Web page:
• The value of your property – this will be determined through a professional valuation.
  • Your age and health will be considered – If you’re making a joint application, it will be based on the youngest applicant.
  • Type of property – such as listed building status and the type of material your home is made from.
  • Debt secured against the property – the amount of outstanding mortgage.

You can receive money raised through equity release as a lump sum or as a drawdown, which is smaller amounts over a period of time.

Equity release plans are repaid when the last borrower dies or enters long-term care. You may repay early but could receive an early repayment charge (ERC).

Equity release costs

Equity release may be a great option if you’re 55 or over and looking for a cash injection to fund retirement plans. But you also need to consider the costs involved. This can include:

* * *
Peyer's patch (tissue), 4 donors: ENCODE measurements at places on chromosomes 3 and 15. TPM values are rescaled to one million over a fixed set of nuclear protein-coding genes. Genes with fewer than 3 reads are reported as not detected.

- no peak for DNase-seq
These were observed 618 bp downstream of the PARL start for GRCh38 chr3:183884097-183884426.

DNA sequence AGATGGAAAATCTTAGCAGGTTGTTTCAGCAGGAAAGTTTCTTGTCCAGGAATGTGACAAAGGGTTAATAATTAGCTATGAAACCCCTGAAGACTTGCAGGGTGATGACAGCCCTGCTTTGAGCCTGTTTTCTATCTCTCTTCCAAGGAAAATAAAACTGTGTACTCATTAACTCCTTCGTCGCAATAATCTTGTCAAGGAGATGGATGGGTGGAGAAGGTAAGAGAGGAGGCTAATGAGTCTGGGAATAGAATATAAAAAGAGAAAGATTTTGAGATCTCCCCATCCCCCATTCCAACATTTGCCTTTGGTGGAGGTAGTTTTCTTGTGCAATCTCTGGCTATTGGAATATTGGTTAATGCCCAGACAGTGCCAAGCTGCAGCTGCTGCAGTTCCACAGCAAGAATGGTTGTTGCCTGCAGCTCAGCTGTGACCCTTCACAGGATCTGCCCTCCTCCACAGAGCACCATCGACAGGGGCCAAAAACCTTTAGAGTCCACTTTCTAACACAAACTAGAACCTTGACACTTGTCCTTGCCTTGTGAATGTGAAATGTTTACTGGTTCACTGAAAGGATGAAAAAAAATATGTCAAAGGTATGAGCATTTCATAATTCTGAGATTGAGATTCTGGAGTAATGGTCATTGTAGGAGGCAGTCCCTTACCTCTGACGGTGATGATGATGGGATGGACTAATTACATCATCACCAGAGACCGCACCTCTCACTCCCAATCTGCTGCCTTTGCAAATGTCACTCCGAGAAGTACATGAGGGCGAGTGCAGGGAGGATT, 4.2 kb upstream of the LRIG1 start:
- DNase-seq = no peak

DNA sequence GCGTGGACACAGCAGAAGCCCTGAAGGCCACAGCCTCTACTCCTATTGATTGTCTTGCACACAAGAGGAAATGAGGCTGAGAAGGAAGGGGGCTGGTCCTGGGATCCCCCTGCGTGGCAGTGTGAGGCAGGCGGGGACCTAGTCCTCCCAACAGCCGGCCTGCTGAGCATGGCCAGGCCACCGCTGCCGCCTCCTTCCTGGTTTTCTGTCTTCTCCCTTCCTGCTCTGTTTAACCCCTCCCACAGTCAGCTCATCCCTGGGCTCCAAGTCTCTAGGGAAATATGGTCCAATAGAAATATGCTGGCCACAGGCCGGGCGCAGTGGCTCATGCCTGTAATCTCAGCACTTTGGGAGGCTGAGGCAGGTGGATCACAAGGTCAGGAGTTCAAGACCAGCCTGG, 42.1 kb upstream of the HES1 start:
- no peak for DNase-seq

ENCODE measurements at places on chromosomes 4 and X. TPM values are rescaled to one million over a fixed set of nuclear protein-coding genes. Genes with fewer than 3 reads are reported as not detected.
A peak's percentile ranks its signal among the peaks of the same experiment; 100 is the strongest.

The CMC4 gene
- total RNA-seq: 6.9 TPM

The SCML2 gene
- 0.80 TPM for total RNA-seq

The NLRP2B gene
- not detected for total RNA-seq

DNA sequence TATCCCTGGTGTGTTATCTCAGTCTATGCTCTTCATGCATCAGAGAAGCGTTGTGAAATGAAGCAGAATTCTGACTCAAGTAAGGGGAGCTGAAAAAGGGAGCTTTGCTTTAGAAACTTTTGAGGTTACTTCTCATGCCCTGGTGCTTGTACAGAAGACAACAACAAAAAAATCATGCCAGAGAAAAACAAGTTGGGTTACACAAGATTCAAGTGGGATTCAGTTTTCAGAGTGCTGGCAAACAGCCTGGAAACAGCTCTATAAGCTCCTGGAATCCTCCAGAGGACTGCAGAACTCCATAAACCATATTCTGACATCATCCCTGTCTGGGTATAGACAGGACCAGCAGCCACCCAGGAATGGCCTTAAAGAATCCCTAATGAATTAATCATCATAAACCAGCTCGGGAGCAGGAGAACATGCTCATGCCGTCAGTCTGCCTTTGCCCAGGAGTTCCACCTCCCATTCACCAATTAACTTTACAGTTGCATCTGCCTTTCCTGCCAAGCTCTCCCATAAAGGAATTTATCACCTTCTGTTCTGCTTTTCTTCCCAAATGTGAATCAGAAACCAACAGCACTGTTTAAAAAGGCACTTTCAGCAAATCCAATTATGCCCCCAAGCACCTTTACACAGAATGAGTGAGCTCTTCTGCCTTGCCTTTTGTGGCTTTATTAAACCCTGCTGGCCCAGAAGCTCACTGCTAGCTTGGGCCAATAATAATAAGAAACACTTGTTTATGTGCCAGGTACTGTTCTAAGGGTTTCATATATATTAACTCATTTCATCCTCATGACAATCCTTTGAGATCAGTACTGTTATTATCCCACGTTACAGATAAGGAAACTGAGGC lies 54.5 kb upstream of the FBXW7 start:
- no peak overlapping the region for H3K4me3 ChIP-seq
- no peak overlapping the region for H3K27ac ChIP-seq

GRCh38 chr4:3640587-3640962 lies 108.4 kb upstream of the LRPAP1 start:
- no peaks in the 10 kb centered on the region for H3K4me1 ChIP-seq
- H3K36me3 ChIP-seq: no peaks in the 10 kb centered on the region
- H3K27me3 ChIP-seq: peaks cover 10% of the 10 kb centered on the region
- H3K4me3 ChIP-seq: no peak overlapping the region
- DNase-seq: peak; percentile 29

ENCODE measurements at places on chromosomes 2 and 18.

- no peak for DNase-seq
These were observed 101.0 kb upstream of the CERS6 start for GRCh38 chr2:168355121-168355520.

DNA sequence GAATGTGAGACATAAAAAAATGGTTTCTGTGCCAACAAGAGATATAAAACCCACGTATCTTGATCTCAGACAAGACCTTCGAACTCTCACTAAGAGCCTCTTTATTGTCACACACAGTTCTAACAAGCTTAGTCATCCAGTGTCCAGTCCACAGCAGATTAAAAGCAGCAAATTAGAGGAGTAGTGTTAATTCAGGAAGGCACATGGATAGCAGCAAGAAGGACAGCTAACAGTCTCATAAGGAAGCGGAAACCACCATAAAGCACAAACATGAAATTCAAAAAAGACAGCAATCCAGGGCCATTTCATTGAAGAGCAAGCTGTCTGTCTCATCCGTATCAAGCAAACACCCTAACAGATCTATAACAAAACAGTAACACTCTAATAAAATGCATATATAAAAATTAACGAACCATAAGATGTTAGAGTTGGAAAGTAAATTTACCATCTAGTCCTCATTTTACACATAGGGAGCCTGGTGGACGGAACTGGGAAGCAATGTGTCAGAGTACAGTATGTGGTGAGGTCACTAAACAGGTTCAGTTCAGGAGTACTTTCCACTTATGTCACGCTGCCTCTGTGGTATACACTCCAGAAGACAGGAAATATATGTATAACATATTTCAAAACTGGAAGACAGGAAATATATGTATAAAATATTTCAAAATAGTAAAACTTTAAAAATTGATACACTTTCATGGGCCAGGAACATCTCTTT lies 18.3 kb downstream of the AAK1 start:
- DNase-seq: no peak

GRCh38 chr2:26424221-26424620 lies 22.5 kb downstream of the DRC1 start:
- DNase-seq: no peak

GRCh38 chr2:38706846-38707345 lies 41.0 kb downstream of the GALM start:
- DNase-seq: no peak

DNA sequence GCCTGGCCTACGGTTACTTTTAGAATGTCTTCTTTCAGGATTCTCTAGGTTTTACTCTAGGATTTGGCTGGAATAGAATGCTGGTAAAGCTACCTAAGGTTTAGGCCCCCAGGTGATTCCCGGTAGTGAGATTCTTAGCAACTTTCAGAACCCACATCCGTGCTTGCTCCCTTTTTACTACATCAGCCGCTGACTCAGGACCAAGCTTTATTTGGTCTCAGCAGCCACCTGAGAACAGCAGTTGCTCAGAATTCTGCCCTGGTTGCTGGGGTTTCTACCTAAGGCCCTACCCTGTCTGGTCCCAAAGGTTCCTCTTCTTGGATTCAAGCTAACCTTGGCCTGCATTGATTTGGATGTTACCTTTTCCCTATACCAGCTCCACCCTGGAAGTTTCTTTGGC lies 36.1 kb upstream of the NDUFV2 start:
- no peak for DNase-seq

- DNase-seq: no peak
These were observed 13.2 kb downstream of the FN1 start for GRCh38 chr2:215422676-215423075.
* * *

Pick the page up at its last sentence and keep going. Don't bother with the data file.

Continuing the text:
• Surveyor’s valuation
  • Solicitor fees
  • Lender’s application
  • Advice fees
  • Completion costs
  • Interest
  • Early repayment fees

Some providers offer free valuations, conveyancing and money back towards legal fees. 


What are the benefits of equity release?

There are many benefits to equity release, including:
 

  • You can pay for home and garden improvements – this could add value to your property and improve your quality of life
  • You could buy a new home – this could be a second home
  • You could pay off an existing mortgage and/or any debts – as you don’t need to make monthly repayments with equity release, this may be a good option
  • You could help family – whether you choose to leave inheritance money, or gift an amount now, helping children or grandchildren when important life stages are around the corner
  • You could go on holiday – now could be the ideal time to tick off destinations on your bucket list
  • You could purchase a new car – updating your vehicle can feel harder to reach as you approach retirement.
     

Important considerations for equity release